Today’s Darlington & Stockton Times featured a half page spread about North Yorkshire Police (NYP) and their Operation Wagtail… Yet another ‘initiative’ designed to help us all feel better about the service we get from our police force.
A great idea that will reap some tangible results for a change or, simply more PR hype and media manipulation to blow another draft of warm sunshine up the backsides of the long-suffering community?
This is the latest chapter in the subject of police public relations, a topic which I’ve commented upon extensively in the past (see here). According to the NYP website, Op. Wagtail was launched in March 2011 and involves; “officers undertaking proactive patrols across the district to prevent people living and working in the area becoming victims of crime.”
It seems strange that more than two weeks after the original press release, there appears to have been little media interest in the ‘news’ until now? To be fair; the matters of control room closures, proposed changes to police leadership, the reduction of service due to police cuts, along with the games involved in crime statistics, must have had impact upon the availability of editorial space.
Either that or perhaps like many of us, the media don’t actually think the rhetoric of yet another policing ‘initiative’ is actually news worthy? More worrying than this is the fact that, from speaking with various members of the force, both police officers and police staff, most of them also had no idea what Operation Wagtail was, let alone what it was supposed to achieve? All indications that the subject matter is just more PR hype perhaps, as opposed to any realistic and worthwhile action?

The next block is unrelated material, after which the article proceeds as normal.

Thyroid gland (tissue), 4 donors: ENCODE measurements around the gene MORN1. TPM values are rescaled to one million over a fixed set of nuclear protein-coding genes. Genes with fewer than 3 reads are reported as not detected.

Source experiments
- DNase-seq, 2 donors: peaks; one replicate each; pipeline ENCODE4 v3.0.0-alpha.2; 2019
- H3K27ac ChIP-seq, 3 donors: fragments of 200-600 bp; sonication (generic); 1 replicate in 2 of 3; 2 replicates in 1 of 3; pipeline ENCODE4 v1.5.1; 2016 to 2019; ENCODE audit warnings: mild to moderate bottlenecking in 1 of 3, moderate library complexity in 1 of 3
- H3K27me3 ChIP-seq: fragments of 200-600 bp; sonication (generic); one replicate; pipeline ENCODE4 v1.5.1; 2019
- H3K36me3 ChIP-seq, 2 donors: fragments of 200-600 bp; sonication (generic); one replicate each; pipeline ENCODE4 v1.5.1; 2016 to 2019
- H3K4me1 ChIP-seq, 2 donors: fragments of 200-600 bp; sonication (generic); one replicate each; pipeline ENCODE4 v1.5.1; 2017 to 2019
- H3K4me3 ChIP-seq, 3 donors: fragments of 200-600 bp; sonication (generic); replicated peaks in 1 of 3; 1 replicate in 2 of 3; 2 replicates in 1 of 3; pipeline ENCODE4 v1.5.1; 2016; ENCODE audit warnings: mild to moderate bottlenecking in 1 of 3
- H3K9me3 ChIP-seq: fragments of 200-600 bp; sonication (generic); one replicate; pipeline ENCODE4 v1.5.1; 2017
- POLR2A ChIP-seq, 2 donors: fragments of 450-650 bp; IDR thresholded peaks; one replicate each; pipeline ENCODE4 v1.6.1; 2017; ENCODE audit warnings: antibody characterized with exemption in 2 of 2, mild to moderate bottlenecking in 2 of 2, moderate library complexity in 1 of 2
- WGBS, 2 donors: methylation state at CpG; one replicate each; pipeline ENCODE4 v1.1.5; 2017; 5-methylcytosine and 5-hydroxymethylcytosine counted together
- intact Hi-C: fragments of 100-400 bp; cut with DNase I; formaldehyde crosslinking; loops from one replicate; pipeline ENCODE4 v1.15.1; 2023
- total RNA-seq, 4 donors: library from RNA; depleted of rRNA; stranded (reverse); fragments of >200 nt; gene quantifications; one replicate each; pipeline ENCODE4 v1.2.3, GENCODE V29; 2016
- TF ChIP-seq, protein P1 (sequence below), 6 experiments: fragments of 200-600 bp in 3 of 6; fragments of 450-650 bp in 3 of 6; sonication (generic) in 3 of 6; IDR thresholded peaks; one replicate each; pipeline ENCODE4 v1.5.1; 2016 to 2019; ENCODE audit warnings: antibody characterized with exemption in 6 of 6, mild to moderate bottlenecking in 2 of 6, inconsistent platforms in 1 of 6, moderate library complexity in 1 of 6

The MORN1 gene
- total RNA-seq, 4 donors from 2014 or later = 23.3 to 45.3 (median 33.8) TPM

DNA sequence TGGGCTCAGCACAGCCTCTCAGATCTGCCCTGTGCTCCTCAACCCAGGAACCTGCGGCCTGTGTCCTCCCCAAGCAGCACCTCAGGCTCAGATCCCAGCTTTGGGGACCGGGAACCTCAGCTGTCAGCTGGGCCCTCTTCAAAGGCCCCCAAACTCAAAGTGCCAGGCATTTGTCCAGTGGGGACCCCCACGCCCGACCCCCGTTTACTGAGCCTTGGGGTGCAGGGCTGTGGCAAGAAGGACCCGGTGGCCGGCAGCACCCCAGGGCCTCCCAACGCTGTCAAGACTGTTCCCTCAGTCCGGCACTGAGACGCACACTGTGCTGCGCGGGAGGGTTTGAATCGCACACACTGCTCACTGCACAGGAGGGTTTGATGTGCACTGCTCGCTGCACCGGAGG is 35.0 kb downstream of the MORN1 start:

Now I have no wish to undermine the difficult (sometimes dangerous) conditions that many police officers are operating under, simply trying to provide a service and make our communities safe for us. However, like those officers on the ground, I’m getting a little sick and tired of their leadership continually talking up a good story. A factor often born out of self-interested career aspirations yet consistently, one that usually results in officers on the ground finding it more difficult (and more dangerous) to deliver the service we all require.
It is my suspicion that, given the likely actual availability of officer numbers in the areas concerned, it would be difficult (if not impossible) to actually deliver the much hailed intentions of the senior officers. It is also likely that any increase in officer availability would require depletion of resources from other areas. You have to remember that, very little proactive policing actually takes place these days, there are barely enough officers to meet the reactive demands of the public.
Although I suppose we can feel secure in the fact; the Chief Constable Grahame Maxwell has promised us all that he can do more with less!